The High Level Link Control (HDLC) protocol defined by the International Standards Organisation (ISO) provides a transparent transmission service at the data link layer of the OSI reference model. Many protocol suites use an HDLC (or HDLC-based) link layer, including X.25, the IP point-to-point protocol (PPP) and SNA.
The users of the HDLC service provides PDUs which are encapsulated to form data link layer frames. These frames are separated by HDLC "flags" and are modified by "zero bit insertion" to guarantee transparency. These terms are defined below:
HDLC is a data link protocol which uses a unique bit sequence to delimit the start and end of each PDU transported by the data link layer service. In HDLC, frames are delimited by a sequence of bits known as a "flag". The flag sequence is a unique 8-bit sequence of the form 0111 1110. The way in which this is performed is described in the text and diagrams which follow.
The flag sequence must never occur within the content of a frame otherwise it could be confused with an intentionally sent flag. A technique known as 0-bit insertion is used to prevent random data synthesising a flag. The technique is said to make HDLC transparent, since any stream of bits may be present between the open and closing flag of a frame. The transparency is achieved by encoding the data by inserting a 0-bit after any sequence of 5 consecutive 1's within the payload, as shown:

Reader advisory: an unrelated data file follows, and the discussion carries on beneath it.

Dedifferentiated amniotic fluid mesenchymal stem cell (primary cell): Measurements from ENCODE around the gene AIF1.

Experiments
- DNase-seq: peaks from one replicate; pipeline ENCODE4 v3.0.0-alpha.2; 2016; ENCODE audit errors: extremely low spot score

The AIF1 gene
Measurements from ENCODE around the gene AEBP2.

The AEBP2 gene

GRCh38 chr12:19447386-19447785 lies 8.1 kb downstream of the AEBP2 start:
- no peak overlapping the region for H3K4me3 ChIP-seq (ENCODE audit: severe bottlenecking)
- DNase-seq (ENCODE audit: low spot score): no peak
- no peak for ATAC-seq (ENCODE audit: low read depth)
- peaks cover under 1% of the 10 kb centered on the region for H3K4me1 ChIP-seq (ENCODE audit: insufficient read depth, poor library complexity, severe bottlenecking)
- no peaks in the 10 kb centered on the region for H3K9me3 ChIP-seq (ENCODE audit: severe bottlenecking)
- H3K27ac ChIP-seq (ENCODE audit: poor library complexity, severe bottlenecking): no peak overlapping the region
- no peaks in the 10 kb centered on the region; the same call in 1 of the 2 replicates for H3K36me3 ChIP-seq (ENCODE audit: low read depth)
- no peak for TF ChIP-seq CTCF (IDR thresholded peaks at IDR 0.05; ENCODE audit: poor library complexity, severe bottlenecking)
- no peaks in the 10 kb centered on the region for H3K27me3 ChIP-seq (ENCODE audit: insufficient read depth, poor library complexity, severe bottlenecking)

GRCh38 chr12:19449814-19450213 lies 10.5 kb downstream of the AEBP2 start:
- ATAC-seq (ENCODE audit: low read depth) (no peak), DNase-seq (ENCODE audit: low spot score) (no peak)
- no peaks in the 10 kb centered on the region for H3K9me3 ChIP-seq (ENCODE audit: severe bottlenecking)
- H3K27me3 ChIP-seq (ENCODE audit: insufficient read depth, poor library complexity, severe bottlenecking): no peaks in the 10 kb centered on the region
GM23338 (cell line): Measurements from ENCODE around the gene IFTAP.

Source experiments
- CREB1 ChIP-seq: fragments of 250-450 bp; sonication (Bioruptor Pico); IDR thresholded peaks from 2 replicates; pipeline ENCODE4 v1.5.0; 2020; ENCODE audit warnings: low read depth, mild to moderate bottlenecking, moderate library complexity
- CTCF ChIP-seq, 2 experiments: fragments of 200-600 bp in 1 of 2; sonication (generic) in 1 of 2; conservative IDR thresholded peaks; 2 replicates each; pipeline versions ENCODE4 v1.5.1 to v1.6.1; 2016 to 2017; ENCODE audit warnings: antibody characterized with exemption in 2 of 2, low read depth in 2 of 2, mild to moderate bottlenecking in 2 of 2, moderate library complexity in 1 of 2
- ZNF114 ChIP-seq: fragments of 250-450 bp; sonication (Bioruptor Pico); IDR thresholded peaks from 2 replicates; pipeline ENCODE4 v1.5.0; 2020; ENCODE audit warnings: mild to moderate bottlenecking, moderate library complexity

Insertion of a "zero-bit" into the content of a frame to ensure transparency
Normally a HDLC receiver starts in the idle state, waiting for the start of a frame. This is called "Hunt" mode, since the receiver is said to be hunting for a non-flag sequence. This may be achieved through a shift register and combinational logic as shown (a Finite State Machine (FSM) is usually used to implement this):
Detection of a start of frame
Valid frames are terminated by a closing flag. If the link layer protocol needs to transmit a higher priority frame before the current frame has been fully sent, it may "Abort" the frame. An "aborted" frame is terminated by an "abort sequence": 0111 1111 instead of the normal "flag sequence". Abort sequences may also be caused by bit errors which occur while the frame is travelling from the transmitter to the receiver. (For instance a flag may suffer a 1-bit inversion of the least significant bit, resulting in a bit sequence identical to an "abort").
A frame which is terminated by an abort is received by the receiver in the normal way, but marked as being "aborted". The frame is then discarded without further processing. This is shown below:
An HDLC frame terminated by an "abort" is discarded by the HDLC receiver
An abort sequence is often followed by a series of 1's. The sequence of all 1's may be used to fill the gaps between frames (or alternatively a continuous series of flags may be transmitted). The all 1's sequence is known as the "idle" sequence, since the line becomes idle (N.B. represented at the physical layer by 0 Volts). This is useful for applications requiring half duplex operation (also known as Two Way Alternate (TWA) operation).